Which method of viewing music should I use?
Score Exchange has two methods to display previews of music: seView which uses regular html and javascipt and the Scorch plug-in from Avid which needs to be downloaded and installed onto your computer. Both have advantages and disadvantages:
You do not need to install any additional software to use seView.
Scorch is a free plug-in from Avid for displaying and printing music. It can also play the music that you're seeing. As modern web browsers are updated, Scorch is no longer compatible with many browsers. Scorch has never been compatible with mobile devices and some web browsers on Mac computers.
If your web browser does not install Scorch automatically, you can click here to download and install scorch manually.
The static preview shows a basic image of the first page.
The interactive preview also shows a preview of the first page, but it's a bit slower to load. The preview is displayed using the Sibelius Cloud Publishing technology from Avid. With most scores, this technology will provide a higher quality preview, as well as being able to switch to full screen mode and also play the displayed music to you.
Printing after purchase
After you have purchased this item the Cloud Publishing technology is utilised to provide the printing mechanism for the music. As such, we recommend checking that the Interactive Preview displays correctly on your device before committing to a purchase.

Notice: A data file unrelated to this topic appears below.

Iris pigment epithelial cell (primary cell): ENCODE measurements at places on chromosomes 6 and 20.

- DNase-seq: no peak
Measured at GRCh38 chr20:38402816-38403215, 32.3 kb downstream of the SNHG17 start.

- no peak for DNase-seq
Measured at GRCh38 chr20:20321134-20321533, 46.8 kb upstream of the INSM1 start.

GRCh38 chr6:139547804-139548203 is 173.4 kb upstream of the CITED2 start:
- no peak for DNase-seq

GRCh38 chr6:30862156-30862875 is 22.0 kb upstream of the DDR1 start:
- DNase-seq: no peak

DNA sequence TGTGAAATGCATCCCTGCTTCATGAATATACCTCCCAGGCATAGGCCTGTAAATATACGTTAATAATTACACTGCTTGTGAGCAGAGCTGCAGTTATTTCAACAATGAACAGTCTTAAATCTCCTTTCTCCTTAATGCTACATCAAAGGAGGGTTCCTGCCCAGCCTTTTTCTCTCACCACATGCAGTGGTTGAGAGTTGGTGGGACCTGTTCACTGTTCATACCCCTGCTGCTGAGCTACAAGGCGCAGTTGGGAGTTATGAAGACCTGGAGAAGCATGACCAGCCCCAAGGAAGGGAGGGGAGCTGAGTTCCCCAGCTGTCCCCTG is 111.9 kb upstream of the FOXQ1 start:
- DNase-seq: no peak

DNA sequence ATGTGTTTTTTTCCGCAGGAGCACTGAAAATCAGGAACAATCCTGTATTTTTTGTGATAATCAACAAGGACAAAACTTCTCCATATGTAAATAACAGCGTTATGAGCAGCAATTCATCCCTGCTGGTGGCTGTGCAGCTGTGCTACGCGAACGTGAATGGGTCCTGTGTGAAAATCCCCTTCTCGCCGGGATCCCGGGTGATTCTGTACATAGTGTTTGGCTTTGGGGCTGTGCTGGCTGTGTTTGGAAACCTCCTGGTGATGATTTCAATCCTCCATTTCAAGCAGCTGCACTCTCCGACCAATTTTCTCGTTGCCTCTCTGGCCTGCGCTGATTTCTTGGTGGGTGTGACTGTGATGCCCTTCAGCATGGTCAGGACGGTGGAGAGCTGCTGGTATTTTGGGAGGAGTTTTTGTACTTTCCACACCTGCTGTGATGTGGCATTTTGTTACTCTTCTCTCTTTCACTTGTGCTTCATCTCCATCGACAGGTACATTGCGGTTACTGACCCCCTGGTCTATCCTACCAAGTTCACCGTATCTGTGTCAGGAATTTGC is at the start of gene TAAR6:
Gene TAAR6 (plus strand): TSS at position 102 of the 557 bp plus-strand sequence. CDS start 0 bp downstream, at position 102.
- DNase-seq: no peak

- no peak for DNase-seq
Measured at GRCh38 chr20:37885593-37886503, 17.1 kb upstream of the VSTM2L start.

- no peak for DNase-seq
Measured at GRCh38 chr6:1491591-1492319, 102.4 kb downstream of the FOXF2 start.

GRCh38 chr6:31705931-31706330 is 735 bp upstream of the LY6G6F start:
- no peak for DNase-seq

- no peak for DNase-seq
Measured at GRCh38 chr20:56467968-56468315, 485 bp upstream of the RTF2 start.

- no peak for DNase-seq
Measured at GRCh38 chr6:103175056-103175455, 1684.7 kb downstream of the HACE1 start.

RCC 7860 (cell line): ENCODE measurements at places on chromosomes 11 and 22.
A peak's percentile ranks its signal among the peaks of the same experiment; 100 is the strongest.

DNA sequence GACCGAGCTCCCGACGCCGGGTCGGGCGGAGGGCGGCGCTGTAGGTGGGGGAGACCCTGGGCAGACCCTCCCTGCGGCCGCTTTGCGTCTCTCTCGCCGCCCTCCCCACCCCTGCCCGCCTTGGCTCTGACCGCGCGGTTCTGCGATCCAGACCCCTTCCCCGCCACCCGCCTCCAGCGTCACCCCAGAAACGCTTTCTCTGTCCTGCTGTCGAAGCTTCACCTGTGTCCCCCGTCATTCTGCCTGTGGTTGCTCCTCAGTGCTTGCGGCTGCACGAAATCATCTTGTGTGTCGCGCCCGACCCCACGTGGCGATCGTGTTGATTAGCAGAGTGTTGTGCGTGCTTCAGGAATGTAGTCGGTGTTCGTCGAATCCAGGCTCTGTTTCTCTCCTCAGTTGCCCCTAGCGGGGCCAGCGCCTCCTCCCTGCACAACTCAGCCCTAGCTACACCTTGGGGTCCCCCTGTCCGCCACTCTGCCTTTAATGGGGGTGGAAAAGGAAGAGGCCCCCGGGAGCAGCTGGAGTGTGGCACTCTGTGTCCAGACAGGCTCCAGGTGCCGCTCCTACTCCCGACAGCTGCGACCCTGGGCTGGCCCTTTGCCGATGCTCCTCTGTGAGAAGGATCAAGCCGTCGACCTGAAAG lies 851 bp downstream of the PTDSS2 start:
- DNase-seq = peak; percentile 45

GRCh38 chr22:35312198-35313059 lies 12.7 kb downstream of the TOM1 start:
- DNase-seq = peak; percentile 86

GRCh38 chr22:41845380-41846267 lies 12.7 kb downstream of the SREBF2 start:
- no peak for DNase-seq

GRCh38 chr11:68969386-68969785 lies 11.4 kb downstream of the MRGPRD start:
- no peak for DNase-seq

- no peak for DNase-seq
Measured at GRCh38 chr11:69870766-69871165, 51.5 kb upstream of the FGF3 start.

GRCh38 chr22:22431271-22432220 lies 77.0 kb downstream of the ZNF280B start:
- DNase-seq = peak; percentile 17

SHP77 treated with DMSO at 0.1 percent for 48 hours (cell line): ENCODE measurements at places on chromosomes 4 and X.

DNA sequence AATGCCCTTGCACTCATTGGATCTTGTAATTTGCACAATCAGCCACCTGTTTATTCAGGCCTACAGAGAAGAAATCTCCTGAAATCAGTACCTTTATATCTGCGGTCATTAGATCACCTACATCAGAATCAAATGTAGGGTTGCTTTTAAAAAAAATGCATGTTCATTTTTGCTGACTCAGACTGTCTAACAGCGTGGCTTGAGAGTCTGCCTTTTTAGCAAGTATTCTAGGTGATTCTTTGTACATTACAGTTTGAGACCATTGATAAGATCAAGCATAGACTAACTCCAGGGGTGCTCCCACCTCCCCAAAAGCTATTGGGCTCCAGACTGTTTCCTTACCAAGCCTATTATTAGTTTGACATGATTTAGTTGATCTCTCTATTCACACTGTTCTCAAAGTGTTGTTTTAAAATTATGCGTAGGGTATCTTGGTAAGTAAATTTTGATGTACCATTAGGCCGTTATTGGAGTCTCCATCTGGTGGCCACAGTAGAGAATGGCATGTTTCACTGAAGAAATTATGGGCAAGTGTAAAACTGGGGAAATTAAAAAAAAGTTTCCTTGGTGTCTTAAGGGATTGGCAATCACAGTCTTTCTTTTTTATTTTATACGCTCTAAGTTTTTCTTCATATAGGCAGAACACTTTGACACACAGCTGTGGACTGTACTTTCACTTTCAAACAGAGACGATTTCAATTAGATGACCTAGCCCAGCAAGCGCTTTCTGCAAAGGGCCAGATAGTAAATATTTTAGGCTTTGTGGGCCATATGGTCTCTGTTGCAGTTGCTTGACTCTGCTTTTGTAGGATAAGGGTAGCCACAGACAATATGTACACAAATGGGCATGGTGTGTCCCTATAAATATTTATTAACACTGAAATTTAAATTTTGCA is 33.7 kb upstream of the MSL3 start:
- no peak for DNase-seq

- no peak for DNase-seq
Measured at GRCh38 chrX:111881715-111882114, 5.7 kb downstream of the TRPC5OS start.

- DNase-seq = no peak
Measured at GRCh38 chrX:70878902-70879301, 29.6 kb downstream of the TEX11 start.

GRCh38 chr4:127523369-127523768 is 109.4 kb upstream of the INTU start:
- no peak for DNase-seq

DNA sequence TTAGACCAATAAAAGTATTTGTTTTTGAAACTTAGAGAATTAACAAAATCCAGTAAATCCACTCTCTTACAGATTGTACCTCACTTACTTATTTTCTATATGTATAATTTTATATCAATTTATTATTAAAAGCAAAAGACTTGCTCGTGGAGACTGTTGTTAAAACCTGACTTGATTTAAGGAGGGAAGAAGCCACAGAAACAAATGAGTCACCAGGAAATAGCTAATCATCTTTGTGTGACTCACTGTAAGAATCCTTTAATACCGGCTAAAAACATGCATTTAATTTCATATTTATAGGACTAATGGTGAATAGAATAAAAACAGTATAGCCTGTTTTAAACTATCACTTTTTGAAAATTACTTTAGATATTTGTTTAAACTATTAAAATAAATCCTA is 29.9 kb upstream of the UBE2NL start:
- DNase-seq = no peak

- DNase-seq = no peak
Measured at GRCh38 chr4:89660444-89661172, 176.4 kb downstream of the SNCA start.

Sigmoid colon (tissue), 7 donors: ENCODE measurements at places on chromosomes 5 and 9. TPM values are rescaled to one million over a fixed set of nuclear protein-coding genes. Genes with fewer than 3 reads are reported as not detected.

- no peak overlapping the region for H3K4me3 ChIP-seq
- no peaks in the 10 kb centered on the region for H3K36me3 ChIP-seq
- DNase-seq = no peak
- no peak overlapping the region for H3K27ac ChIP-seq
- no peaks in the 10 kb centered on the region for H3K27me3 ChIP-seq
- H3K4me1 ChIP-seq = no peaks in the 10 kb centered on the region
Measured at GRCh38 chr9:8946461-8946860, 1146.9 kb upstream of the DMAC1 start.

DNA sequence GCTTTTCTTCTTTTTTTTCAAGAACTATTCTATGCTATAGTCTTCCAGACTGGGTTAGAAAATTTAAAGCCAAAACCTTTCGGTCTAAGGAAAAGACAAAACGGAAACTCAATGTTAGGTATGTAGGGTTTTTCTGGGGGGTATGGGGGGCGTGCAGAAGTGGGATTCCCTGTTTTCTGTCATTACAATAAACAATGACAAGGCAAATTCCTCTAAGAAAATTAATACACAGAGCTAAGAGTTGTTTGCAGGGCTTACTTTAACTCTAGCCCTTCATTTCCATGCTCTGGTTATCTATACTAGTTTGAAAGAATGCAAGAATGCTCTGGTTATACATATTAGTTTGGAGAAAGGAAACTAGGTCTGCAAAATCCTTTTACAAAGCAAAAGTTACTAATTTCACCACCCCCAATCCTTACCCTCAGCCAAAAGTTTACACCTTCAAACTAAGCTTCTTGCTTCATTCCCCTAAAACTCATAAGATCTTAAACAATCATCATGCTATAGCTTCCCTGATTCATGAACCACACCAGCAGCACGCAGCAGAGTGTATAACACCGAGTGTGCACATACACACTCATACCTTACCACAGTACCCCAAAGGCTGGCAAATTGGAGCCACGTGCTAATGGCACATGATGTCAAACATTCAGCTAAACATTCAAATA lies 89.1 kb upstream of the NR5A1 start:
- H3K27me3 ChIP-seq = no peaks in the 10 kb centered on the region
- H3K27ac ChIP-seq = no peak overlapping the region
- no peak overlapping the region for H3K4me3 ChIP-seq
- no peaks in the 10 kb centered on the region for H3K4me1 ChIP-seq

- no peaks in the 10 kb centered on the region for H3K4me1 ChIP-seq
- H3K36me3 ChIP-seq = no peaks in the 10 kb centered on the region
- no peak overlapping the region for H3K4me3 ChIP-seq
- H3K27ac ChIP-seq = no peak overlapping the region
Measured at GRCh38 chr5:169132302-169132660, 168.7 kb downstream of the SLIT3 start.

This score is free!
This score is available free of charge. Just click the 'Download & Print' button above.
Buy this score now!
Buy this score and parts now!
You have already purchased this score. To download and print the PDF file of this score, click the 'Download & Print' button above. The purchases page in your account also shows your items available to print.
In the fall of 2014, I was commissioned to write a work by Mitch Sturman, the director of the Wilson Junior High School “Warrior” Band in El Centro, California. At the time of commissioning, he had several suggestions for the work:
1.) that it be named “Imperial Valley Serenade,”
2.) that, since the Imperial Valley is in California, i.e., in the “West,” that there be a “Western” (as in cowboy) element to the work, referencing such Imperial Valley things as the Cattle Call Rodeo, etc.,
3.) that, like the 1941 movie “Sun Valley Serenade” starring Sonja Henie, and featuring the Glenn Miller Orchestra, that there be a hint of big band or jazz in the work.
For the Western “feel” I used the trite and overused “clip-clop” pattern in the intro and as accompaniment for the “A” section. For the “big band” or “jazz” feel, I used an imitation of a “blue note” in the solo trumpet part in the “B” section, as well as the “ratta-ta-tatta-ta” pop and big band device of the 40s, 50s, and early 60s to close out the “B” section.
The result is the “Imperial Valley Serenade.” BTW, besides the original for solo trumpet and band, versions are available where the soloist can be flute, oboe, clarinet, bassoon, alto sax, tenor sax, French horn, baritone horn, trombone, or tuba.
The original version for solo trumpet and band was premiered on Thursday, May 21, 2015 at the 8th Annual “Concert of Premieres” at the Wilson Junior High School Gymnasium in El Centro, California, by the Wilson band with trumpet soloist Precious Esquer conducted by the composer.
For anything not permitted by the above licence then you should contact the publisher first to obtain permission.
Reviews of Imperial Valley Serenade
You might also like...